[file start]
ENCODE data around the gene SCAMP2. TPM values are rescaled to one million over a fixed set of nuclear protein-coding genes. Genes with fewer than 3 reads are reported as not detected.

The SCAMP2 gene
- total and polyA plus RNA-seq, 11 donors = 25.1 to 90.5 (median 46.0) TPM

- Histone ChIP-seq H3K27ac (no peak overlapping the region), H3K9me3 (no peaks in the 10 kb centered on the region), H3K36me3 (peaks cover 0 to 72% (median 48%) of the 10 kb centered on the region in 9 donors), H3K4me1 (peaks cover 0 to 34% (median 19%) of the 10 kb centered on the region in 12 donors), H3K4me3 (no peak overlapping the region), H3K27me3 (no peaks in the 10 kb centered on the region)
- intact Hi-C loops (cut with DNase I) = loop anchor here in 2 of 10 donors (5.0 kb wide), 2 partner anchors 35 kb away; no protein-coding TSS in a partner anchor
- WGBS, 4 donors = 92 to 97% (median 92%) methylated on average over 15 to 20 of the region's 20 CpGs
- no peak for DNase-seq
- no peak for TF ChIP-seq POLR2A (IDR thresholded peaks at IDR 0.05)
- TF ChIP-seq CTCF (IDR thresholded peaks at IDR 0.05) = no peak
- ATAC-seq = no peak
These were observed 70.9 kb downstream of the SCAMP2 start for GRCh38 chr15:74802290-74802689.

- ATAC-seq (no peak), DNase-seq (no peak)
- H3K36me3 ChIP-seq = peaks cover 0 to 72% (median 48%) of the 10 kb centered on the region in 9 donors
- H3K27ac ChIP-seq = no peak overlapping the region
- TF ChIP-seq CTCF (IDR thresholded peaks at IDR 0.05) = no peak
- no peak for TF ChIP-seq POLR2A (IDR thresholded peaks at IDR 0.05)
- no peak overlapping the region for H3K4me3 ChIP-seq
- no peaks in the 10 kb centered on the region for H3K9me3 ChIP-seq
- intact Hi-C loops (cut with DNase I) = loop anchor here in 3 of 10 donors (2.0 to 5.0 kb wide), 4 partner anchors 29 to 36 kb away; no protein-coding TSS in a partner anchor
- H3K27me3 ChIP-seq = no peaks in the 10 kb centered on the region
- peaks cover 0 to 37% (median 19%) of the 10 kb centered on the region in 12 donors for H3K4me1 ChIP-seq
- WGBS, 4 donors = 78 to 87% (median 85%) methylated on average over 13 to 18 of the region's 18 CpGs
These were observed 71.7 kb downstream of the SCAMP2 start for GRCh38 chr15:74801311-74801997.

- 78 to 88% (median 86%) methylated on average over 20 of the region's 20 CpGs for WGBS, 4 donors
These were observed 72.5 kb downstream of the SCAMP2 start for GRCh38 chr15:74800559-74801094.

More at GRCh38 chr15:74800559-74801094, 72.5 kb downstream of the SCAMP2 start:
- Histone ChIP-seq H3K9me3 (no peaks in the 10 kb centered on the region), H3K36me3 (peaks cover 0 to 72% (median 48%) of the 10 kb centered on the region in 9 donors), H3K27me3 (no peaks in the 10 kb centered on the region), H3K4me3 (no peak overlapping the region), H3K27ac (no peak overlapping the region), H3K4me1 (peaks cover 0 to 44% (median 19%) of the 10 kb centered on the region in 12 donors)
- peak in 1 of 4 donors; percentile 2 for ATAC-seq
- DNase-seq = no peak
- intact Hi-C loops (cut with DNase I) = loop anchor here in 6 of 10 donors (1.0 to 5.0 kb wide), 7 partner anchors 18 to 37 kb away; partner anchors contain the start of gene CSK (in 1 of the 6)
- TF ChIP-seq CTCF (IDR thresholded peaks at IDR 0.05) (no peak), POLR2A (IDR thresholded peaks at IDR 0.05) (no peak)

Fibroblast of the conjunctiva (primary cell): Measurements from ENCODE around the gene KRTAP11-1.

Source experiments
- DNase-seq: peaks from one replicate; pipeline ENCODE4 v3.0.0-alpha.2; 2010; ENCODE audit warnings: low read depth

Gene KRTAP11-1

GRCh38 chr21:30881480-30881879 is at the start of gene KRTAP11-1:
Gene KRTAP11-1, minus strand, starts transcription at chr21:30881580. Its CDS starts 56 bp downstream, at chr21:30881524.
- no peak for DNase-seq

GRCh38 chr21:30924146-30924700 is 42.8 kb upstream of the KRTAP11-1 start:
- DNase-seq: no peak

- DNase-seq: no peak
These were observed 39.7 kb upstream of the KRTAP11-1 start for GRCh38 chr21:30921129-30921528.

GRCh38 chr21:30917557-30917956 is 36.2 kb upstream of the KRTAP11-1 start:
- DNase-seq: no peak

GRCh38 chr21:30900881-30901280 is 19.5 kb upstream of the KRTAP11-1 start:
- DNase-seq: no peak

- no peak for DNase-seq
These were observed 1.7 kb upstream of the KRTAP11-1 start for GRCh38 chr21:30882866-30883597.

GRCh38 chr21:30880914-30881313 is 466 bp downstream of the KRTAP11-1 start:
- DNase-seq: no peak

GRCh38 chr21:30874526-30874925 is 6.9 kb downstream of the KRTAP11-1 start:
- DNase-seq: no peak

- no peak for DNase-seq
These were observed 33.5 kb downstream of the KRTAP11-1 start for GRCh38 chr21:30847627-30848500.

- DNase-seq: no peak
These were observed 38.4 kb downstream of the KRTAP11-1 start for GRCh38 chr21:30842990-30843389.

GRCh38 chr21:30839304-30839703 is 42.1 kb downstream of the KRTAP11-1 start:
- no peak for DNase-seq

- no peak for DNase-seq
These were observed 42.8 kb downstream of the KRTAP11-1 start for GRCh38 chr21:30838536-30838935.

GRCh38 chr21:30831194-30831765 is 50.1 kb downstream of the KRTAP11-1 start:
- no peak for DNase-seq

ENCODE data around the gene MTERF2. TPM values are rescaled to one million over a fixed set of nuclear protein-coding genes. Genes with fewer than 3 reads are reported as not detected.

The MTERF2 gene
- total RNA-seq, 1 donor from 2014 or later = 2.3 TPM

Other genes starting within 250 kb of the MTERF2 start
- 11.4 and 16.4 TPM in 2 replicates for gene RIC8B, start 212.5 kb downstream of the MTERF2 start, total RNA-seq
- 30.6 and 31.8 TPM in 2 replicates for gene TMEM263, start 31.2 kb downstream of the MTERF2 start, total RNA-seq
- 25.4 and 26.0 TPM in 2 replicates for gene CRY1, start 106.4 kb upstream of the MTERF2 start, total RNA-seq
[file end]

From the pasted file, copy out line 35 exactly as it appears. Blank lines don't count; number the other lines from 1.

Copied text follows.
Gene KRTAP11-1